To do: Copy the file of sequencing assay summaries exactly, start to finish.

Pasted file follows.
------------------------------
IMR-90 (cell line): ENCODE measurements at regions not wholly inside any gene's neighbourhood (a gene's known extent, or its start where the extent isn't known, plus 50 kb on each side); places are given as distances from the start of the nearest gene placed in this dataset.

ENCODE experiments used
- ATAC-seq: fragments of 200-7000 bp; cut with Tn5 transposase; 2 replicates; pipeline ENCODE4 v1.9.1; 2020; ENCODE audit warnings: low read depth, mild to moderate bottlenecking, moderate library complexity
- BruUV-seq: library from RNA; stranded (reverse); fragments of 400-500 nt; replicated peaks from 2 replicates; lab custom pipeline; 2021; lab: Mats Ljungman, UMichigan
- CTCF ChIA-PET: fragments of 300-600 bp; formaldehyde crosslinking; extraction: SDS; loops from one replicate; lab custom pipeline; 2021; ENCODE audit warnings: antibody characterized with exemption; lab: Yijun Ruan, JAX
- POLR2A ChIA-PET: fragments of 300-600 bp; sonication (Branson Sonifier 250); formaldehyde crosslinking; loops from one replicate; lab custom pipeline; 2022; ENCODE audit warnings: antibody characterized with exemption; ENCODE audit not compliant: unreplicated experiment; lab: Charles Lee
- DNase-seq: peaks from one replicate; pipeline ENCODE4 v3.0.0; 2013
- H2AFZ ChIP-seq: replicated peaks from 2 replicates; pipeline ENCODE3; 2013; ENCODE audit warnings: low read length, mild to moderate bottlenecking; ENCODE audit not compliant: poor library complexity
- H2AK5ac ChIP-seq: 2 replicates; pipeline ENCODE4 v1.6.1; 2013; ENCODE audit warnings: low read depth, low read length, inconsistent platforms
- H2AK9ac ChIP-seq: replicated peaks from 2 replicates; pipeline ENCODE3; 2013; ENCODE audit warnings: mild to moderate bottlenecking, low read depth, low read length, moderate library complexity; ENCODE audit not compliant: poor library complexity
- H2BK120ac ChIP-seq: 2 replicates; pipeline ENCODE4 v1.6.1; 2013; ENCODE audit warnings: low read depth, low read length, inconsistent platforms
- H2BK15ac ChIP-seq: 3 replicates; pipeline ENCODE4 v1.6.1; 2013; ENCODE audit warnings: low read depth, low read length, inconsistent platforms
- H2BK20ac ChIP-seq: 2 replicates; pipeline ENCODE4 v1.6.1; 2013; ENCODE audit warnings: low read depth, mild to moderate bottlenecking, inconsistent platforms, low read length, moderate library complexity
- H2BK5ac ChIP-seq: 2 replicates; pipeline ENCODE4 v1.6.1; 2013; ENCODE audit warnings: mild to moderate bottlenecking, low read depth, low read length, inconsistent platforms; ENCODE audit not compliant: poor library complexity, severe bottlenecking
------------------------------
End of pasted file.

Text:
IMR-90 (cell line): ENCODE measurements at regions not wholly inside any gene's neighbourhood (a gene's known extent, or its start where the extent isn't known, plus 50 kb on each side); places are given as distances from the start of the nearest gene placed in this dataset.

ENCODE experiments used
- ATAC-seq: fragments of 200-7000 bp; cut with Tn5 transposase; 2 replicates; pipeline ENCODE4 v1.9.1; 2020; ENCODE audit warnings: low read depth, mild to moderate bottlenecking, moderate library complexity
- BruUV-seq: library from RNA; stranded (reverse); fragments of 400-500 nt; replicated peaks from 2 replicates; lab custom pipeline; 2021; lab: Mats Ljungman, UMichigan
- CTCF ChIA-PET: fragments of 300-600 bp; formaldehyde crosslinking; extraction: SDS; loops from one replicate; lab custom pipeline; 2021; ENCODE audit warnings: antibody characterized with exemption; lab: Yijun Ruan, JAX
- POLR2A ChIA-PET: fragments of 300-600 bp; sonication (Branson Sonifier 250); formaldehyde crosslinking; loops from one replicate; lab custom pipeline; 2022; ENCODE audit warnings: antibody characterized with exemption; ENCODE audit not compliant: unreplicated experiment; lab: Charles Lee
- DNase-seq: peaks from one replicate; pipeline ENCODE4 v3.0.0; 2013
- H2AFZ ChIP-seq: replicated peaks from 2 replicates; pipeline ENCODE3; 2013; ENCODE audit warnings: low read length, mild to moderate bottlenecking; ENCODE audit not compliant: poor library complexity
- H2AK5ac ChIP-seq: 2 replicates; pipeline ENCODE4 v1.6.1; 2013; ENCODE audit warnings: low read depth, low read length, inconsistent platforms
- H2AK9ac ChIP-seq: replicated peaks from 2 replicates; pipeline ENCODE3; 2013; ENCODE audit warnings: mild to moderate bottlenecking, low read depth, low read length, moderate library complexity; ENCODE audit not compliant: poor library complexity
- H2BK120ac ChIP-seq: 2 replicates; pipeline ENCODE4 v1.6.1; 2013; ENCODE audit warnings: low read depth, low read length, inconsistent platforms
- H2BK15ac ChIP-seq: 3 replicates; pipeline ENCODE4 v1.6.1; 2013; ENCODE audit warnings: low read depth, low read length, inconsistent platforms
- H2BK20ac ChIP-seq: 2 replicates; pipeline ENCODE4 v1.6.1; 2013; ENCODE audit warnings: low read depth, mild to moderate bottlenecking, inconsistent platforms, low read length, moderate library complexity
- H2BK5ac ChIP-seq: 2 replicates; pipeline ENCODE4 v1.6.1; 2013; ENCODE audit warnings: mild to moderate bottlenecking, low read depth, low read length, inconsistent platforms; ENCODE audit not compliant: poor library complexity, severe bottlenecking